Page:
Infectious disease experts from the National Institutes of Health and the Fred Hutchinson Cancer Research Center said the chances of developing a successful Covid-19 vaccine by January is an extremely ambitious challenge, but it’s possible.
“Everything will have to go incredibly perfectly if that's going to happen,” said Dr. Larry Corey, a leading expert in virology, immunology and vaccine development and a member of Fred Hutch’s vaccine and infectious disease division. “Obviously the first vaccine out of the box, which is this RNA vaccine, whether it's Pfizer or Moderna, are going to have to work terrifically well to get an answer by January."
“The higher the efficacy or the better the efficacy, the shorter the time is needed to show that a vaccine actually shows an effect as the number of cases occur are much fewer in the vaccine group than they are in the placebo group. So, could that potentially happen by January? Yes, it could potentially happen by January,” Corey added.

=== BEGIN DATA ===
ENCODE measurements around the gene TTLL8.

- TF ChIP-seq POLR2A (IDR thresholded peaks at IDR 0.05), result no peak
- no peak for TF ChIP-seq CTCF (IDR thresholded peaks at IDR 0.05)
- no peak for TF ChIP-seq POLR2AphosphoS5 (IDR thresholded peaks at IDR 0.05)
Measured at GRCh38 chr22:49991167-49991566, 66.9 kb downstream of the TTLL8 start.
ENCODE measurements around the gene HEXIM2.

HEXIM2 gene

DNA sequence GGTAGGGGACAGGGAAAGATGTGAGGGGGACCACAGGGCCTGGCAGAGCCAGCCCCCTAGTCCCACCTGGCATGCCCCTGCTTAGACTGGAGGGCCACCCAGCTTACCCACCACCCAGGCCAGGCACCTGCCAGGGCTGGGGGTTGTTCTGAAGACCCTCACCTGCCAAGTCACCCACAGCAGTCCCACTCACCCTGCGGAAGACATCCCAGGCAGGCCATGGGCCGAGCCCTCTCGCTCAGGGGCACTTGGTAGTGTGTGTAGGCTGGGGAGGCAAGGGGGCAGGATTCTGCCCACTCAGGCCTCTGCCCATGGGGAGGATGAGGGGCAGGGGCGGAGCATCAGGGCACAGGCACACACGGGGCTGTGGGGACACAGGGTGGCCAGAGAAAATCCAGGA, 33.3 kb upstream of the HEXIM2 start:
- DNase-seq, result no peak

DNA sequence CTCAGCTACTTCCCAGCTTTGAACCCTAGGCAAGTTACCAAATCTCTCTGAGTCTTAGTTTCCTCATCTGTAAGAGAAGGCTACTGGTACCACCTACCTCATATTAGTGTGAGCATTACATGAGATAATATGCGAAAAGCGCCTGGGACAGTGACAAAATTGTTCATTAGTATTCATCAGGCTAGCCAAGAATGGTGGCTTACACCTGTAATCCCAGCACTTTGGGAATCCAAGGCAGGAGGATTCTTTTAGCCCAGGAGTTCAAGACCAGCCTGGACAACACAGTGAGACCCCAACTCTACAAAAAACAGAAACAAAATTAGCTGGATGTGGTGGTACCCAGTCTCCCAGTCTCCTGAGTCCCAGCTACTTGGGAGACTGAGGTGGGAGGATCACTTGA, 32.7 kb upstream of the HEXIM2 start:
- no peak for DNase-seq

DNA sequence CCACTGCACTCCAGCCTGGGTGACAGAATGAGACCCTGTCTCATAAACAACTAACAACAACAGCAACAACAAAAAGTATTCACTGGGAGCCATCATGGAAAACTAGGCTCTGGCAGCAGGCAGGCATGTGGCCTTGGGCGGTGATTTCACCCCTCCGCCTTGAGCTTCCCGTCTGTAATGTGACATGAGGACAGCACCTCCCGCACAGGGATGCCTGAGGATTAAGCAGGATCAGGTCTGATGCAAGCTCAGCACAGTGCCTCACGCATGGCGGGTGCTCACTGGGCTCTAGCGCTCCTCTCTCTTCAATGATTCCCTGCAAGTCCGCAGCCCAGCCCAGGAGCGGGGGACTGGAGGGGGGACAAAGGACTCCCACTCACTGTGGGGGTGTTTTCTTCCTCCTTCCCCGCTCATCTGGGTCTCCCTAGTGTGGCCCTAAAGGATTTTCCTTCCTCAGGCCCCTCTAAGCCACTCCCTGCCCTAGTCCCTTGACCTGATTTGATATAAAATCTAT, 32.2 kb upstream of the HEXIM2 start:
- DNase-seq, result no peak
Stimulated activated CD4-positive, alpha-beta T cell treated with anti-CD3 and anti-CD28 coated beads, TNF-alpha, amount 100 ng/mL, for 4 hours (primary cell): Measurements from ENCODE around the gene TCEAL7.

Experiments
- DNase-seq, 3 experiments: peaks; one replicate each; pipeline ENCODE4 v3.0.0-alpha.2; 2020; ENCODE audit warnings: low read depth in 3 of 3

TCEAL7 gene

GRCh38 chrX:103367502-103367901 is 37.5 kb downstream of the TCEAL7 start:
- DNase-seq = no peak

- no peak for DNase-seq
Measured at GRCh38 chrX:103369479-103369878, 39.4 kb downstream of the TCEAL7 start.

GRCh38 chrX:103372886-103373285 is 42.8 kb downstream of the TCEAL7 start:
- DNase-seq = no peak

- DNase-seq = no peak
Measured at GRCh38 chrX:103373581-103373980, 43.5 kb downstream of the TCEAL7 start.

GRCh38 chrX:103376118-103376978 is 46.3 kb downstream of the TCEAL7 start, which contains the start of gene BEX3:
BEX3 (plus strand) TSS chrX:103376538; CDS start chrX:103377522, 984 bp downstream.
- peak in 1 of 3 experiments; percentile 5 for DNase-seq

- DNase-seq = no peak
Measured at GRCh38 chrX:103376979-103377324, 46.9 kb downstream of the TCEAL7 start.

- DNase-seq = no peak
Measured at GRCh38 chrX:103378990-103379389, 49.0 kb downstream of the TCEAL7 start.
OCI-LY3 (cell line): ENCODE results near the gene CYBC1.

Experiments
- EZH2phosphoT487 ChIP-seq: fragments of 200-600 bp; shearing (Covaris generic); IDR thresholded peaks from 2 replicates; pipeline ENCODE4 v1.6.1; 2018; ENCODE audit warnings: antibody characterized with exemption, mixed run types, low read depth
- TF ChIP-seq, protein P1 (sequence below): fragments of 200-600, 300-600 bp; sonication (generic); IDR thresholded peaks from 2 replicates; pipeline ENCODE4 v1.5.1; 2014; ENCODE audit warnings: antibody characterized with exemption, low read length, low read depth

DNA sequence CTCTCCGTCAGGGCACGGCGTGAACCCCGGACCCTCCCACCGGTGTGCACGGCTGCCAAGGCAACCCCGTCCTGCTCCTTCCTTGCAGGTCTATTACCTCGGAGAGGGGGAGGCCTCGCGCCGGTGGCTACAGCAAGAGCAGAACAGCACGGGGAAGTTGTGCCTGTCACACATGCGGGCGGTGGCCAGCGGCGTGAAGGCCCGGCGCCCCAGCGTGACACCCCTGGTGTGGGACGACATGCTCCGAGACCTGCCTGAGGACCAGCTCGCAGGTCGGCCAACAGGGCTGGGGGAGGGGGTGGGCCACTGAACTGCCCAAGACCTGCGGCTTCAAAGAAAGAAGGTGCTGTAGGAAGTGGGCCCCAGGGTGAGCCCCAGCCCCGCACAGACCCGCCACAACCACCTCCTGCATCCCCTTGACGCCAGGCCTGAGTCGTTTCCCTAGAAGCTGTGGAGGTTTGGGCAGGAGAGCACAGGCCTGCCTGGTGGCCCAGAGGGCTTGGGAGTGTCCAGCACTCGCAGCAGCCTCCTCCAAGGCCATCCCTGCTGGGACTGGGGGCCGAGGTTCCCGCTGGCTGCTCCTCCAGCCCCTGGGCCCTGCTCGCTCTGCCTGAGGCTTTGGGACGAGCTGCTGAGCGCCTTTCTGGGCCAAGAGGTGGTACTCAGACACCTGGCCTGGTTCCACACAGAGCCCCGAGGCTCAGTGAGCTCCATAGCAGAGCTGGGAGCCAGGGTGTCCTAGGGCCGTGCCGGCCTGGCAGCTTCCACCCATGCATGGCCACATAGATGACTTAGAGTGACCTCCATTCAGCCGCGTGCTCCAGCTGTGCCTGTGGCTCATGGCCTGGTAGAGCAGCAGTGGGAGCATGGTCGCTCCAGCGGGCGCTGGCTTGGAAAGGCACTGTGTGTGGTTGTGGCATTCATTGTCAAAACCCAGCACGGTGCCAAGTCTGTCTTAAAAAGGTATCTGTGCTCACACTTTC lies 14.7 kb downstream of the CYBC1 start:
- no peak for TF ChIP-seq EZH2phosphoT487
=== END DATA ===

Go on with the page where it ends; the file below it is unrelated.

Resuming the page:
Vaccine trials are now underway and Corey said they will require the cooperation and collaboration of the pharmaceutical industry, academia, research centers, the biotech industry and the NIH.
The only thing that matters at the end of the day is the vaccine data, said Dr. John Mascola, the director of the Vaccine Research Center at NIH’s National Institute of Allergy and Infectious Disease, who was also part of the town hall.
“All the vaccine scientists in the world, political scientists in the world can make predictions or be encouraged by the data, but the only data that matters at the end of the day is if we do a placebo-controlled study and can confidently say the vaccine works, it reduces the risk that somebody gets severe Covid,” Mascola said.